The government claims that Aarey is not a notified forest and hence the land can be used by the government for the metro project but the activists claim otherwise, expressing concern that the project will destroy Mumbai’s “green lungs” and floodplains of Mithi river.
Notifications can’t always guarantee compliance. For example, despite the notified 29.79 square km eco-sensitive zone surrounding the Sajjangarh Wildlife Sanctuary, tourism associated construction has breached zone barriers.
Biodiversity rich non-protected forest patches in peril
For non-protected forests, the absence of restrictions makes them much more vulnerable to anthropogenic activities, said authors in a 2019 study on the fragmented non-protected forest in the northern Western Ghats.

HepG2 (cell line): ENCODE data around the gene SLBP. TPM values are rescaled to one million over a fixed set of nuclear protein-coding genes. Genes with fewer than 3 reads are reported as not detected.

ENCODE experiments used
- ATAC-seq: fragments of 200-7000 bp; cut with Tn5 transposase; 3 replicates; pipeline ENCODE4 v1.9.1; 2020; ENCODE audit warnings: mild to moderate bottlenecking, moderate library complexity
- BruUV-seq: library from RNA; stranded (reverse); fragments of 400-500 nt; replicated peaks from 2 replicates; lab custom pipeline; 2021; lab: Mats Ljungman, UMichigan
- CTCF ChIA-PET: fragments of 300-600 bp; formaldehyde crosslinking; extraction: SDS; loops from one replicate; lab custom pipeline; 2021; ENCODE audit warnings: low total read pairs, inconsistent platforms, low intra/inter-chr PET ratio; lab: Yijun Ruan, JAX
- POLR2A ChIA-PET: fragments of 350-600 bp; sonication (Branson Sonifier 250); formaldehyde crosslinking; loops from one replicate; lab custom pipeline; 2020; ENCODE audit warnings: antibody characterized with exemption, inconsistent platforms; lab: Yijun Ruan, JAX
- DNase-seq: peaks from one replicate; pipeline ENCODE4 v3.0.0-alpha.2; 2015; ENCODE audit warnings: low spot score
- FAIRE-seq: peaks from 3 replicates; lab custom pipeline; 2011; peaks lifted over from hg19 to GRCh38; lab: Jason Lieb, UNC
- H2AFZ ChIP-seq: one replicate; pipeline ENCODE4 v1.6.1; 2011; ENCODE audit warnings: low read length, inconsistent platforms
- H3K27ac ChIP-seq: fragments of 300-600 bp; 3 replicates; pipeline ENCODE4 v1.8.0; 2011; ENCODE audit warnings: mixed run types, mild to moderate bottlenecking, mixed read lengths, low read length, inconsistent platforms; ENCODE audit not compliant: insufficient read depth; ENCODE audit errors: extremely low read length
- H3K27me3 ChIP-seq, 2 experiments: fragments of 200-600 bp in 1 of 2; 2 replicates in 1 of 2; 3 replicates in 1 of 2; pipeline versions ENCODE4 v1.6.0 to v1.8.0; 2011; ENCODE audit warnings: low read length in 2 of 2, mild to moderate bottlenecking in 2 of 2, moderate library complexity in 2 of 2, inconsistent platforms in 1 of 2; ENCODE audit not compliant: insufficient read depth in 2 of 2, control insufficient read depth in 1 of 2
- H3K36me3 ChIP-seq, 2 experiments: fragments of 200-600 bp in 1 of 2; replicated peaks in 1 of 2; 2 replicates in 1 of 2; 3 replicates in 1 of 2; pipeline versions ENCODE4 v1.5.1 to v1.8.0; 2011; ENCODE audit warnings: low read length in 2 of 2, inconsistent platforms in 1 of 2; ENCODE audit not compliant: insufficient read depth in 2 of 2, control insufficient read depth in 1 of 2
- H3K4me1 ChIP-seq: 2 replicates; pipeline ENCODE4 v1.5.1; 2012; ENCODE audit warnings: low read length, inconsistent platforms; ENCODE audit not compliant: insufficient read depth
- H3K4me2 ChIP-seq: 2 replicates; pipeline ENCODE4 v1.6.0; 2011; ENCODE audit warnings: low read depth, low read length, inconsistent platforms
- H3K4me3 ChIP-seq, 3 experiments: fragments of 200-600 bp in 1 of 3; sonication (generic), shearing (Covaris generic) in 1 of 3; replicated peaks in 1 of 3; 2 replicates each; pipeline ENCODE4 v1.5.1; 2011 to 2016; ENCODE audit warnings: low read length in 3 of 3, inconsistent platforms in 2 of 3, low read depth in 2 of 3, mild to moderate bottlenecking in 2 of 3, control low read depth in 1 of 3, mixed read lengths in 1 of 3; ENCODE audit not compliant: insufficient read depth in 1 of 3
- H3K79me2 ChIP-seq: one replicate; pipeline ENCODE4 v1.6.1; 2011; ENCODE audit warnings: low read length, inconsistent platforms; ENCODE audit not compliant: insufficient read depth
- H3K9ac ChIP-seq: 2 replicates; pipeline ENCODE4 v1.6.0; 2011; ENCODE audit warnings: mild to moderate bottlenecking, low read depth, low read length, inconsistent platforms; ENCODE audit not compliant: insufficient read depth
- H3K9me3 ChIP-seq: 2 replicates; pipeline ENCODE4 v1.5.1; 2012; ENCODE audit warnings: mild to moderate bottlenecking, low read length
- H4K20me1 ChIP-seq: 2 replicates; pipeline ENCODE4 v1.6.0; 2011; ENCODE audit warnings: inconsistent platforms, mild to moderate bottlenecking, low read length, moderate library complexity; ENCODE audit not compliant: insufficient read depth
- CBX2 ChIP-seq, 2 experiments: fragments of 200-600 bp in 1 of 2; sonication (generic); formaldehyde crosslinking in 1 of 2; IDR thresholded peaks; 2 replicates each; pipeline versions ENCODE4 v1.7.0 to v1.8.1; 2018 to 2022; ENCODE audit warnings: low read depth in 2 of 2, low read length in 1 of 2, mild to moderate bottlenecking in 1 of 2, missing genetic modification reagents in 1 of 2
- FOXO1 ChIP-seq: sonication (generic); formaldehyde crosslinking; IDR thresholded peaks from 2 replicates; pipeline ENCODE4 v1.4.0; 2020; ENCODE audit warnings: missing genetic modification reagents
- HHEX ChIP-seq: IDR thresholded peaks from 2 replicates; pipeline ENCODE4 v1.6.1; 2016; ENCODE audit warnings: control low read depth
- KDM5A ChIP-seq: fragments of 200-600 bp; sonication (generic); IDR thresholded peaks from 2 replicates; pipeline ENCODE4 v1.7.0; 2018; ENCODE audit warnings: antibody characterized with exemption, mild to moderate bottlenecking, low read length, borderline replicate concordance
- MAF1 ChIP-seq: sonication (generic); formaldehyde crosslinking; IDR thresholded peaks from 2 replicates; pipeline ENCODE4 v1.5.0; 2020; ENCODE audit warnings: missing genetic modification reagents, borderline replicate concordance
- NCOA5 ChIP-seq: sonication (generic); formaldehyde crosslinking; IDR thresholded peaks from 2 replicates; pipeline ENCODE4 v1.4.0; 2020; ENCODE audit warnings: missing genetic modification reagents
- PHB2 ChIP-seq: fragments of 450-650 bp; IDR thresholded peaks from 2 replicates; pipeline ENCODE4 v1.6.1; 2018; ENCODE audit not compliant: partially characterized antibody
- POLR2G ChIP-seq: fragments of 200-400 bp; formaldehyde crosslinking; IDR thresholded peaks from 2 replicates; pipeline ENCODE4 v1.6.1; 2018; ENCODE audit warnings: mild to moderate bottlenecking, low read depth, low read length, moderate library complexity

The northern Western Ghats (NWG) is a patchy continuum of forests that have been severely fragmented, primarily due to human actions. The study documented the flowering plants in a representative fragmented forest patch of NWG and reported 157 species of flowering plants including 49 tree species from the area of 0.3ha. The number of tree species recorded in the study constitutes 11 percent of the total native tree species of Maharashtra.
It recommends that owing to their high diversity, the fragmented non-protected forest patches of the region should also be given high conservation priority because even such small fragmented forest patches could also harbour a high diversity of flowering plants and that they need to be conserved by increasing awareness of the local communities and vigilance for destructive activities. “This would aid in conserving the biodiversity of the entire region as a whole,” the study notes.